Clocks, Bells and Watches

Allen Mordica

Clocks, Bells and Watches- What do these things have in common to the sailor? Let's start with the clock.

Ever since ships first started to travel farther than they could get back to in a day, especially heading east or west, accurate timepieces were necessary so that mariners could track the distance they travelled in a day. The most accurate clocks of the ancient days were sundials. These worked fine on land, but if used aboard when the ship got underway, pictching and rolling rendered them pretty much worthless.

The best combination of portability, consistent accuracy and reliability at sea was achieved early on in the hourglass. The name is somewhat of a misnomer as the most popular size of hourglass ran out in one half hour. The glass would be placed near the steering station, be it tiller or wheel, and also near the ship's bell.

The quartermaster stood his four-hour watch on the quarterdeck, and one of his responsibilities was to turn the glass every half hour precisely when the sand ran out. To signal the crew of the passing time, and let the captain down below know that his watch was being stood properly, the quartermaster would sound the ship's bell right after turning the glass.

Now, all this bell ringing could get confusing. To keep the time straight, the bell would be rung once on the half hour, twice when the full hour had passed, twice then once more when an hour and a half passed, and so on until the four-hour watch was complete, for a total of eight bells, four sets of two.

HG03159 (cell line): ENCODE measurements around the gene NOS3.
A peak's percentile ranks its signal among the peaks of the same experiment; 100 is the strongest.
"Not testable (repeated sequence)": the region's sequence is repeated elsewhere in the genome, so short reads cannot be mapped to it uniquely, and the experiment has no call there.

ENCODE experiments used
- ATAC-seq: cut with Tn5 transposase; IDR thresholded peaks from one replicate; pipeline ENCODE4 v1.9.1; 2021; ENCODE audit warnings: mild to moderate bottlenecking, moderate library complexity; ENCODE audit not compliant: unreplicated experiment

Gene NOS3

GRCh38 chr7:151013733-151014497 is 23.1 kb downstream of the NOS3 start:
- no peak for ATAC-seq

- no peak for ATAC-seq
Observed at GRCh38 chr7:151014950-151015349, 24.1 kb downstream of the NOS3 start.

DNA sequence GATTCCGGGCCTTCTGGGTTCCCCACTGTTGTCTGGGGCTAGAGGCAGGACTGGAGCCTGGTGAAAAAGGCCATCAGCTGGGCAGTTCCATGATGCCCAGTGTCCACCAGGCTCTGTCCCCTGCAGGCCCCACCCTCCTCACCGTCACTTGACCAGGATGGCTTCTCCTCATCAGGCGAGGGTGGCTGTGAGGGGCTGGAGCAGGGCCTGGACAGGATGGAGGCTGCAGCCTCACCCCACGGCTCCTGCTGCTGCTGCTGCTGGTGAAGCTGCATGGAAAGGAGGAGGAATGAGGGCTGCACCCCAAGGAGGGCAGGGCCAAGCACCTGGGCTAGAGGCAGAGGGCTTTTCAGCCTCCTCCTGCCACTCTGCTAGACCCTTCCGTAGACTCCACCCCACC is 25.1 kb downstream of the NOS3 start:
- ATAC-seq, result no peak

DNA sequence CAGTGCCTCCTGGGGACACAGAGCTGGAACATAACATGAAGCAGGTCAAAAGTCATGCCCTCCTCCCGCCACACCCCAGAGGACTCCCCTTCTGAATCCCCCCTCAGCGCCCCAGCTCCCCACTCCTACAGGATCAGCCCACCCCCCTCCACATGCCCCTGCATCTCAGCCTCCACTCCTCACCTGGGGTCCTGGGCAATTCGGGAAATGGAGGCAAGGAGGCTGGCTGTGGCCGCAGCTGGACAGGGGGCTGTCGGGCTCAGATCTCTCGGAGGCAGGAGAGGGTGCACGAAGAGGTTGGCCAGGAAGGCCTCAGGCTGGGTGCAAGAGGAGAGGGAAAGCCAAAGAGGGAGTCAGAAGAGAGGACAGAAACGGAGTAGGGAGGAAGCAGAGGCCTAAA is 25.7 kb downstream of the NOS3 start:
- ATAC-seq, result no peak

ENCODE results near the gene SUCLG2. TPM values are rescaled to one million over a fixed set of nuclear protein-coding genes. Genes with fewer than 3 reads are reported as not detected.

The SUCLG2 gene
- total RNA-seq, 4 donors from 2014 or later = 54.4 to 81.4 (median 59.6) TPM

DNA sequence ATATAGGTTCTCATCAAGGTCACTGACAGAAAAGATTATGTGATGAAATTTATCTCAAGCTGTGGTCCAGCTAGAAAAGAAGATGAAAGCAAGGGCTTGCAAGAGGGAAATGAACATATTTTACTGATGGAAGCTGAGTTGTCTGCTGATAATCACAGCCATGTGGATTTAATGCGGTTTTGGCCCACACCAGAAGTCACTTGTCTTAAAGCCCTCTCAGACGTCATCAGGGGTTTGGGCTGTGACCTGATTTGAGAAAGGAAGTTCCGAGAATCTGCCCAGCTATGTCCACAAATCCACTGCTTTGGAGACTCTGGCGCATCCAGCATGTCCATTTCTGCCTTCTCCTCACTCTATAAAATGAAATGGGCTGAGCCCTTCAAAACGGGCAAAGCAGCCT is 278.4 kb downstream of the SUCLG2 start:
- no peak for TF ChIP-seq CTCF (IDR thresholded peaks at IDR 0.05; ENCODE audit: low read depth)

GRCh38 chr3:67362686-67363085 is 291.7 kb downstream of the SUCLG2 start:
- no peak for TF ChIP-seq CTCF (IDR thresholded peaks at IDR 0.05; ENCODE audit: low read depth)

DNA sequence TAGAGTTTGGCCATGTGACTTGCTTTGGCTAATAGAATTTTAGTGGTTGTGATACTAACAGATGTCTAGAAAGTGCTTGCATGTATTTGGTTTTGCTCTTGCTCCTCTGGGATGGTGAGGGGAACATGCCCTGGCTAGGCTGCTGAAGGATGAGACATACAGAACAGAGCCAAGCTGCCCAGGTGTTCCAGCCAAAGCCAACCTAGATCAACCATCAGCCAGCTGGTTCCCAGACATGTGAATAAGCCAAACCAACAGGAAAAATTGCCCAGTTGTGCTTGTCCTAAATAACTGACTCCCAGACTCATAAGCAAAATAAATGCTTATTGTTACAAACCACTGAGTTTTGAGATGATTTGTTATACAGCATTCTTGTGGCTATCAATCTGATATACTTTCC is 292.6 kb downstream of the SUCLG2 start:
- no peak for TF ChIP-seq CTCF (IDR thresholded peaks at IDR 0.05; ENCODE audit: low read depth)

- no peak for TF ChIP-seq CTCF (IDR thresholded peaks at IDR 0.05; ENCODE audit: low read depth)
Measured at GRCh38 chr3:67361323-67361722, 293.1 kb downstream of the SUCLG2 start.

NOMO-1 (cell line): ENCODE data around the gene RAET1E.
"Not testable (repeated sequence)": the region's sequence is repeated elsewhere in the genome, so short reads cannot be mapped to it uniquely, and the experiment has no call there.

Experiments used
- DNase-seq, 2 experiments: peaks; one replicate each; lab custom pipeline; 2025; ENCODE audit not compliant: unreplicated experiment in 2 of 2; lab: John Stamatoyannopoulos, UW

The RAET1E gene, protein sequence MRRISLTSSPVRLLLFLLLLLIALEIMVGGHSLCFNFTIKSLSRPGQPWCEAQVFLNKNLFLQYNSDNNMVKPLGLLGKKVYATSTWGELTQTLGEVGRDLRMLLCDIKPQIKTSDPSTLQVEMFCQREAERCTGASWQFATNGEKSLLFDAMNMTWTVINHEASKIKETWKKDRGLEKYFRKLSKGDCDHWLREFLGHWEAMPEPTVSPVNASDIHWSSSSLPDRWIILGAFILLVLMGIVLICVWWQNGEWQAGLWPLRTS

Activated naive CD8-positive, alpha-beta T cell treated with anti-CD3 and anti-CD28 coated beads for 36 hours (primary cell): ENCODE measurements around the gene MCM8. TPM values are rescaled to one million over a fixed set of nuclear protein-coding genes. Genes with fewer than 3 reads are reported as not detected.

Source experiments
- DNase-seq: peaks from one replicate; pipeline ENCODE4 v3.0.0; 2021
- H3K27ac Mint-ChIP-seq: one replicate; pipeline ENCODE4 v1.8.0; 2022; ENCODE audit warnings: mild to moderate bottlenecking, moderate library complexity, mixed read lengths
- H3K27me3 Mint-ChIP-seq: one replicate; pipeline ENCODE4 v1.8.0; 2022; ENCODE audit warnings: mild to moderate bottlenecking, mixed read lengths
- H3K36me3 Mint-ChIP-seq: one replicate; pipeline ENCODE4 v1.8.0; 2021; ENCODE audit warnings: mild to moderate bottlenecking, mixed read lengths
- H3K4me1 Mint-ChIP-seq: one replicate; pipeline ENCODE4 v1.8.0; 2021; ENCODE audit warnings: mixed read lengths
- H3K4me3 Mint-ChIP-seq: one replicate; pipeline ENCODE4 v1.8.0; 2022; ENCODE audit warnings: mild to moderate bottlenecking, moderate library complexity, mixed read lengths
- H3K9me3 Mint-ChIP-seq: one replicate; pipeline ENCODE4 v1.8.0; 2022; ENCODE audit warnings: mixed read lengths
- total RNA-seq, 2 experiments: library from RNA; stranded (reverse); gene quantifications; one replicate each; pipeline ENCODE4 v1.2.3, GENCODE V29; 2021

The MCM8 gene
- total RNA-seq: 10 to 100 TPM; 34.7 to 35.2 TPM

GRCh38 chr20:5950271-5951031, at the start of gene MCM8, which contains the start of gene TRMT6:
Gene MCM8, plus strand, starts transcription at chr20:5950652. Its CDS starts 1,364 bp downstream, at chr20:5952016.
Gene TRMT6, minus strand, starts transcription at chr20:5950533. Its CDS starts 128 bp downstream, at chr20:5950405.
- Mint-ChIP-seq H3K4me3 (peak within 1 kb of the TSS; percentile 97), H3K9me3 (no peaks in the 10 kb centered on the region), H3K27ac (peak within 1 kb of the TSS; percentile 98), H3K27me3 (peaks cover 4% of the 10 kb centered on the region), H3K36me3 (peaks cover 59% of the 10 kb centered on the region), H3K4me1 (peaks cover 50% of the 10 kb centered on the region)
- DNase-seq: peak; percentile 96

The four hour watch mentioned above was one of six watches stood daily. Each watch had it's own name, in the following order starting from midnight:

Midnight-4:00am -Midnight, or mid, watch

4:00-8:00am -Morning watch

8:00-Noon -Forenoon watch

Noon-4:00pm -Afternoon watch

4:00-8:00pm -Evening watch (this was further broken up into two 2 hour sub-watches, the dog watches, to allow the watch sections to eat the evening meal in two shifts, stagger or dog the watch rotation and prevent someone from standing the same watches day in and day out)

8:00pm-Midnight -Night watch

The combination of bell and watch gave the time of day. For example:

-5 bells in the morning watch- 6:30am

-3 bells in the afternoon watch- 1:30pm

-4 bells in the evening watch- 6:00pm, and time to dog the watch for dinner

This method of striking the bell survived the transition from hourglasses to chronometers, and is one of the basic aspects of life aboard ship, to be learned right away by a landsman. Some modern chronometers actually have a bell that rings the passing hours just like a miniature ship's bell.

One final note about chronometers; they were very rare and valuable items to have aboard, and were considered great prizes to take from a captured ship, much like capturing artillery guns in a land engagement. Capt. Raphael Semmes of the CSS Alabama was careful to note each one taken from captured prizes in the ship's log